COLUMBUS—State Representative Ron Young (R-Leroy Township) announced today that the Ohio Judicial Conference has posted a new benchcard. The subject matter is one that Rep. Young has been working on for several years, cognovit notes.
Right now, many financial institutions in Ohio offering private commercial loans add a clause onto their promissory notes that allow them to immediately call for and collect a debt without informing the debtor or giving the debtor any opportunity to defend themselves in court. Due to the unfair nature of these cognovit notes, confessions of judgment are outlawed in Ohio consumer loans, such as for cars or homes. The same problems that led to banning them in consumer loans exist in commercial contracts. In fact, a number of other states have actually banned or limited the application of cognovit notes such as Indiana, where it is a crime for lenders to use cognovit notes in consumer as well as commercial loans.
When a borrower signs a cognovit note, they are essentially signing away all of their rights. The real effect is that nearly every commercial contractor, doctor, dentist, veterinarian and small mom and pop business in Ohio potentially signs away their business, their homes, their checking accounts, and their personal property without notice and without the right to defend themselves even in cases where the lender was at fault.
Representative Young first championed cognovit legislation in June of 2015 after many local business owners from his district laid out their concerns with the predatory practices that some of the local financial institutions had taken during the downturn of the economy in 2008-2010.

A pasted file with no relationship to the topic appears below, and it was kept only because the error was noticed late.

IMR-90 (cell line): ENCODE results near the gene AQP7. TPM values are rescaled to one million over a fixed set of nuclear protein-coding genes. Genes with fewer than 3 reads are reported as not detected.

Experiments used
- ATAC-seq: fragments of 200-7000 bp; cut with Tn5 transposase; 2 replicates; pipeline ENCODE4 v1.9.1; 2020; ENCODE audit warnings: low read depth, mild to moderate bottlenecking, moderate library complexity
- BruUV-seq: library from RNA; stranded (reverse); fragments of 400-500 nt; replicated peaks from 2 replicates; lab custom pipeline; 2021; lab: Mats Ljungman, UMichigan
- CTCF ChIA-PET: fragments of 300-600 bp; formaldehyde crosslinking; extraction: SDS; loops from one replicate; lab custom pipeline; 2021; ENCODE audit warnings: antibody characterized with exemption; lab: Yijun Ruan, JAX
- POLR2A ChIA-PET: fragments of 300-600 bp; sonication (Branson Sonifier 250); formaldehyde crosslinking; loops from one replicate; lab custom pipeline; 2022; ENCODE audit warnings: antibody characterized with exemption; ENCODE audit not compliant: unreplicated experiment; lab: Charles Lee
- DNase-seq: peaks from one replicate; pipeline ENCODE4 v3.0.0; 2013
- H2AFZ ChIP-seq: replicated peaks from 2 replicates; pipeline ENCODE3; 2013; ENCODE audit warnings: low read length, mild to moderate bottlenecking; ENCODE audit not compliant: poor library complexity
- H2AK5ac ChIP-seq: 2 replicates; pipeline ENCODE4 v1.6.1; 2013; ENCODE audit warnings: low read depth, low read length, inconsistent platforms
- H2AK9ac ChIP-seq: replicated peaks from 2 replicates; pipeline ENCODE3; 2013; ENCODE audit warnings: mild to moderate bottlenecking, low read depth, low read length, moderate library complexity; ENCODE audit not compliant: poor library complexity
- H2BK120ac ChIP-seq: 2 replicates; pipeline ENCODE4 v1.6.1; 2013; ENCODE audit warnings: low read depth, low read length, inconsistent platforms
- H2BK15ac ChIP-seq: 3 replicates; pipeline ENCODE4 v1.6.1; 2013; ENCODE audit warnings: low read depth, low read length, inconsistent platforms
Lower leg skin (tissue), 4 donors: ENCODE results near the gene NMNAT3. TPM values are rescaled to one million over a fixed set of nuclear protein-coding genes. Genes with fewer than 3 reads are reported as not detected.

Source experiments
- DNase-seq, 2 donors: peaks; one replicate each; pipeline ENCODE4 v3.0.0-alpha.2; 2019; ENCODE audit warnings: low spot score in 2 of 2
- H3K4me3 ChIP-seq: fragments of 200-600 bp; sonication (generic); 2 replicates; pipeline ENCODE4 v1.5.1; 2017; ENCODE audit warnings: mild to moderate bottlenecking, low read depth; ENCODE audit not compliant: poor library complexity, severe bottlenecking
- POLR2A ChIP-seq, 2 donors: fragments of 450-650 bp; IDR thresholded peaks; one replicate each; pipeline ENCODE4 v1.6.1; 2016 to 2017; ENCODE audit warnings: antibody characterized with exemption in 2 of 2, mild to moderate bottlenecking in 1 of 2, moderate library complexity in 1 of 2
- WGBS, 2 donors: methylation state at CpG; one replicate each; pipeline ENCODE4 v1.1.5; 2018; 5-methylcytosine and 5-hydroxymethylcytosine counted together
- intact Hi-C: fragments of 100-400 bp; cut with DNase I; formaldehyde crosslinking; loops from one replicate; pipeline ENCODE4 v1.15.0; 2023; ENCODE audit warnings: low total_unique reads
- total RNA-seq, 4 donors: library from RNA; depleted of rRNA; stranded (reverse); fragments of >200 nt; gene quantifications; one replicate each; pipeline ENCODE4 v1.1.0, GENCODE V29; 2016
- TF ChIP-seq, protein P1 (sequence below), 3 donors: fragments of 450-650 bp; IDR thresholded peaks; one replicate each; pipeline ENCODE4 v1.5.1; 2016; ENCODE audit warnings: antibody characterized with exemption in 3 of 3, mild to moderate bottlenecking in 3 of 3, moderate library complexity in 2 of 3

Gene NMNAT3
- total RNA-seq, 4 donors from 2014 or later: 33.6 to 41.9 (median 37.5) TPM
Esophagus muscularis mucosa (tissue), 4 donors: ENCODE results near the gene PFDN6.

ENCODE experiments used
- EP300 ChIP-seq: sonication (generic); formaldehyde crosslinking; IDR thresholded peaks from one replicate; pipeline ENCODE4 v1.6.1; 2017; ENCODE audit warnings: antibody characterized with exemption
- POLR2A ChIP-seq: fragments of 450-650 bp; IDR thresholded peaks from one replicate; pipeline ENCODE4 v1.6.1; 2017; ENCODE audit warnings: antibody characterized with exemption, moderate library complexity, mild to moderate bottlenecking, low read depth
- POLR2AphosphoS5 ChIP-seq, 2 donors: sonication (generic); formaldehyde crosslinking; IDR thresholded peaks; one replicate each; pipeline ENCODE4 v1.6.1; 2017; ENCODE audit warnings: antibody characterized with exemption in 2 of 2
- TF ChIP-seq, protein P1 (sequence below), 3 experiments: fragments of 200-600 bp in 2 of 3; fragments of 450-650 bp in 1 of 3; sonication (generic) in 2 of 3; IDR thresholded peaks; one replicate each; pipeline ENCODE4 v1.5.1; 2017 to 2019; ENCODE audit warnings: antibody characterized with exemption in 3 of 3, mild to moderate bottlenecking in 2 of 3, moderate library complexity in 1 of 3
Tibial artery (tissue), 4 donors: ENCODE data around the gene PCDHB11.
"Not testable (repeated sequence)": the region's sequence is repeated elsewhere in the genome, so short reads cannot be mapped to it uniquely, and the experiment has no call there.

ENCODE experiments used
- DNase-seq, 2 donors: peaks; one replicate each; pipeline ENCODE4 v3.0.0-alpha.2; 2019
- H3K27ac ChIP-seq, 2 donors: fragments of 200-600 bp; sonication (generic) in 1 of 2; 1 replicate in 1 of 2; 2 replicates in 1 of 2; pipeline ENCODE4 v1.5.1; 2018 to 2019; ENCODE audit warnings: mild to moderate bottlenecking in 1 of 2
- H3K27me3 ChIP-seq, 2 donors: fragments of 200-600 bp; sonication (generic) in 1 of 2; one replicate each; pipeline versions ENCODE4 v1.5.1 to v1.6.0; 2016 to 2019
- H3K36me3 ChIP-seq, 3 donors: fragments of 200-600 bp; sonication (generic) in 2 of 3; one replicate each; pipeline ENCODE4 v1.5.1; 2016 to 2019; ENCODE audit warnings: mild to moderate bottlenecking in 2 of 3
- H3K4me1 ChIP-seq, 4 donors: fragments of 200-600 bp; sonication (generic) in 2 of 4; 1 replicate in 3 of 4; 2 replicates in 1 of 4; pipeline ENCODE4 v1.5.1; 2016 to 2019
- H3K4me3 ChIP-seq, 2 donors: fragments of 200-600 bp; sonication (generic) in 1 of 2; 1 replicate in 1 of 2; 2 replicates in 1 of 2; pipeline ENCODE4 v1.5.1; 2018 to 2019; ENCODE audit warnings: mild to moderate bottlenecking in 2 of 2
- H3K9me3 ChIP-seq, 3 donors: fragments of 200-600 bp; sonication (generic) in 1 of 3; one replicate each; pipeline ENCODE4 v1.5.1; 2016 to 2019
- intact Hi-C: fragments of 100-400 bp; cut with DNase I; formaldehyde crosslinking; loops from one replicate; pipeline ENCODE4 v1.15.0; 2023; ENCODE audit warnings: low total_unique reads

The benchcard, which is a guide for courts and was authored by the Ohio Judicial Conference, states “IF YOU DO NOT PAY ON TIME A COURT JUDGMENT MAY BE TAKEN AGAINST YOU WITHOUT YOUR PRIOR KNOWLEDGE AND THE POWERS OF A COURT CAN BE USED TO COLLECT FROM YOU REGARDLESS OF ANY CLAIMS YOU MAY HAVE AGAINST THE CREDITOR WHETHER FOR RETURNED GOODS, FAULTY GOODS, FAILURE ON HIS PART TO COMPLY WITH THE AGREEMENT, OR ANY OTHER CAUSE.” Many financial institutions throughout the state were simply ignoring the phrase “If you do not pay on time” and were declaring judgement for reasons beyond a clear reading of the law. The benchcard will help prevent that and will increase uniformity of decision-making across Ohio.
The benchcard declares that six questions must be able to be answered in the affirmative in order to validate a cognovit judgement against a debtor. The major change is that courtrooms across the state will now be advised to only approve a judgment against the debtor where nonpayment has been verified. The questions are as follows:
• Original Note produced and Complaint has copy of note attached as exhibit?
• Complaint includes statement regarding last known address of the defendant either in averment or within
• At least one maker resides in jurisdiction or Note executed in jurisdiction where Complaint is filed?
• Note includes “warrant of attorney” with statutory language above or below signature?
“Warning — By signing this paper you give up your right to notice and court trial. If
you do not pay on time a court judgment may be taken against you without your prior
knowledge and the powers of a court can be used to collect from you regardless of any
claims you may have against the creditor whether for returned goods, faulty goods,
failure on his part to comply with the agreement, or any other cause.”
• The Note does not arise from a consumer transaction?
• Default consists of nonpayment on note, rather than default of other provision unrelated to payment?
“As a result of this action from the OJC, my initial offering in the form of a bill, that would support a literal reading of state law, is now unnecessary,” according to Rep. Young. He continued by saying, “I am grateful to the Ohio Judicial Conference and the Ohio Supreme Court for their work on this issue. It is good to know that small business owners across the state will uniformly be protected and there is a state-wide standard of judicial interpretation of cognovit judgments.”